Nestling under the Helderberg mountains, the visually stunning town of Somerset West is situated 30 minutes from Cape Town, 10 minutes from the beach and offers country style living with the advantages of the city. The magnificent Hottentots Holland and Helderberg mountain ranges are the backdrop and winds down to the vineyards and a coastline of warm water.
Originally known as Somerset Village, Somerset West offers residents a peaceful community feeling in a pristine natural setting. While the town is steadily growing and becoming increasingly commercial, it has retained the charm that it had when it was first established.Somerset West and in general the False Bay coastal area was inhabited by indigenous people, named the Strandlopers (beach combers). Most of the land was claimed by the then Governor of the Cape Willem Adrian van der Stel, appointed by the Dutch East India Co who were in control of the Cape, and he created the farm Vergelegen on which he lived until 1708. The farm was later sub divided. During the time the Cape was under British control the farmers working Vergelegen farms requested permission to build a church from the then Governor of the Cape, Sir Charles Somerset.
This was granted and with the subsequent buildings going up around the church a village was created and this was named after the Governor Lord Charles Somerset as Somerset, later to be renamed Somerset West so as not clash with a similarly named town in the Eastern Cape, Somerset East. Today, Somerset West is the commercial and residential capital of the Helderberg area.
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CHEETAH OUTREACH HAS MOVED TO SOMERSET WEST
Cheetah Outreach has recently relocated to Somerset West. This education and community –based programme was founded in 1997 by Annie Beckhelling to promote the survival of the free ranging Southern African cheetah through education and conservation initiatives.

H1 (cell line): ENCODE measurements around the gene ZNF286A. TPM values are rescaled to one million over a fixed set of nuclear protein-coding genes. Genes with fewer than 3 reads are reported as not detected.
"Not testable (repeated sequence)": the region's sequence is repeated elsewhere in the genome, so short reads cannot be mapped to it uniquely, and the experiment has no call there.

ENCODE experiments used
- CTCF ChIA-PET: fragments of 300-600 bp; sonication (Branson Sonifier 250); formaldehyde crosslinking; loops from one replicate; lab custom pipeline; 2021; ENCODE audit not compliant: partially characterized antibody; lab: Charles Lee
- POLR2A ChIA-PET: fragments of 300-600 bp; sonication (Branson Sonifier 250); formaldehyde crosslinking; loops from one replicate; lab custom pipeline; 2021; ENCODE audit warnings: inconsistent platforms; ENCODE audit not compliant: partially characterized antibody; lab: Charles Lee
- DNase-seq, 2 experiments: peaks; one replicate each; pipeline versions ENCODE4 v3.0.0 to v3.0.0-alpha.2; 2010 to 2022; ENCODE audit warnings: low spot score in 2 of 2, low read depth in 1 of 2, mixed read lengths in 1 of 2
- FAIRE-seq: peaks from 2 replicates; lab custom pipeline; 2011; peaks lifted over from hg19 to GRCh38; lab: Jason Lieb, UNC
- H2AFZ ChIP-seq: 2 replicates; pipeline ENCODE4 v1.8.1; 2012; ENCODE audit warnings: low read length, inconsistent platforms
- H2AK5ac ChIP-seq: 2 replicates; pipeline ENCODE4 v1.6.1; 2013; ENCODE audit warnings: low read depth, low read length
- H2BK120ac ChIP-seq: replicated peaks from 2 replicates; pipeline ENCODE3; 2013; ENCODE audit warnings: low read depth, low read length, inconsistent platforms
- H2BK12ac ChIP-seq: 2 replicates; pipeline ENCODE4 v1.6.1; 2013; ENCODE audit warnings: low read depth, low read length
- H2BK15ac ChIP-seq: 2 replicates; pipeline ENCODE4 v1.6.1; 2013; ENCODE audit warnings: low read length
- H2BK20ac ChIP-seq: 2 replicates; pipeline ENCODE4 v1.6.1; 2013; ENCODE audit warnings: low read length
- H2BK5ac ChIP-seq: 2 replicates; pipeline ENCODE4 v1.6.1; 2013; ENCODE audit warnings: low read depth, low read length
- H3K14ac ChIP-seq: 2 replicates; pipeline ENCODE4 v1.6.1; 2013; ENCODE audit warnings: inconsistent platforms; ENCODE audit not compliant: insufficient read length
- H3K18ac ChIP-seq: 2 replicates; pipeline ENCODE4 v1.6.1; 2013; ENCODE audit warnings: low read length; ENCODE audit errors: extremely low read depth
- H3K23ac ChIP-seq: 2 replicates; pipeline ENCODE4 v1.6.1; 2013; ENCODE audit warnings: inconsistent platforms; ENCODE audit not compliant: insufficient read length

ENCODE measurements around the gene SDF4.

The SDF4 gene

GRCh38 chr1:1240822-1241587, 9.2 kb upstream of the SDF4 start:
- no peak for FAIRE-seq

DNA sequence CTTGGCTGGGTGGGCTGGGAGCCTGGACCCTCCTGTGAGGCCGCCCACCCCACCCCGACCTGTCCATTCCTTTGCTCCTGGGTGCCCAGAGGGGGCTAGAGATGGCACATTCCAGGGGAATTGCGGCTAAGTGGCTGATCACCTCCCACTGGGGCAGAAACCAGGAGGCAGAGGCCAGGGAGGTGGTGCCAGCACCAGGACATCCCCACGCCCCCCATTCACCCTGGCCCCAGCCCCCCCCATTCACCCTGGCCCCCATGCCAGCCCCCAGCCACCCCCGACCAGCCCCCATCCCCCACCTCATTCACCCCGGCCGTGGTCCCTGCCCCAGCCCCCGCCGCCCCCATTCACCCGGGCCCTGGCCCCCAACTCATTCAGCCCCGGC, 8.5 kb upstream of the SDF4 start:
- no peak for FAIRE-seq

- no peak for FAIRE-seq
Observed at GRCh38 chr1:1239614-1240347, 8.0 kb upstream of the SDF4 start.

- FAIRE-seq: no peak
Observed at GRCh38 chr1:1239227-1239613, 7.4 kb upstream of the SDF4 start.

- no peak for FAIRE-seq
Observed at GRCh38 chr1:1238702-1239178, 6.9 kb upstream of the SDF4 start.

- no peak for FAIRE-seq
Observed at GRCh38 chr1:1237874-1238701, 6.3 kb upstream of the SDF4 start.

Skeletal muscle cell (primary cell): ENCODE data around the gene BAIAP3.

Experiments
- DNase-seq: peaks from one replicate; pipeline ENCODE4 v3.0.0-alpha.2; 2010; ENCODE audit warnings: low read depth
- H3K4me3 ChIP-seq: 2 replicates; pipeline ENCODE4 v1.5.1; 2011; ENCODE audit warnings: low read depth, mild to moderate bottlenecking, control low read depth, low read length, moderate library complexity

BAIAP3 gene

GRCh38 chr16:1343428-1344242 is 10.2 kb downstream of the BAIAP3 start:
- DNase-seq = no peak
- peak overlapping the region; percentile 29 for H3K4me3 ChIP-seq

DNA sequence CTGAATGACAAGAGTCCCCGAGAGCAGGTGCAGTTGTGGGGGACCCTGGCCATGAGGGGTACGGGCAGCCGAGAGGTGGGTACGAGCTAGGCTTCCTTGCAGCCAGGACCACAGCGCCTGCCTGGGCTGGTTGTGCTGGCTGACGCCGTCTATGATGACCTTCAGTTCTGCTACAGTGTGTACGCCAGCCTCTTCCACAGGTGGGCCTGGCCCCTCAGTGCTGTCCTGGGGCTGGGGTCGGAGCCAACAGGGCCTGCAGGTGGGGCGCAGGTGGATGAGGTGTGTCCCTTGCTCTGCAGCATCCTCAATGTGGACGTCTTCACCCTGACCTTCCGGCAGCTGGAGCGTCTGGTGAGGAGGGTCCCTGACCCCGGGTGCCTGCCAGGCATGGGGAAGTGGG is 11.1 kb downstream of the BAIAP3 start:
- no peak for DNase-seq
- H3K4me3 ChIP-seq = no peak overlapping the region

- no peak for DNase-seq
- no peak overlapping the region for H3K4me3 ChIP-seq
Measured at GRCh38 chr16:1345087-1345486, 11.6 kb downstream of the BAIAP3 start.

South Africa is home to less than 1 000 of these beautiful cats, and because the majority live in areas adjacent to farmland, non-lethal methods of protecting livestock needed to be found. The Turkish Anatolian shepherd, originally bred to protect livestock from bears and wolves, originate in a region of little rain, heat in summer and cold in winter, much like parts of southern Africa, and is now bred as part of a programme to place the dogs on South African farms. The ability of the Anatolians to protect livestock is attributed not only to their size, strength, eyesight, hearing and sense of smell, but above all they are raised with the herds from 6 – 8 weeks of age and instinctively bond with the animals with which they are kept. These dogs will investigate and aggressively confront any intruders that threaten the herd.
Smaller predators, such as the serval, caracal, black-back jackals and bat-eared foxes are all housed and bred at Cheetah Outreach as part of a wider scheme to raise awareness for the plight of these animals on South African farmland.
Cheetah Outreach is open 365 days a year, seven days a week.
ARE YOU IN A RELATIONSHIP WITH YOUR MOUNTAIN BIKE? If yes – why not join us for this exciting event in Stellenbosch on Saturday 19 October at Overgaauw Estate. It’s not too late to enter – click here for registrations: http://www.quicket.co.za/events/2285-stbb-2keep-a-breast-mtb-challenge All proceeds go to CANSA.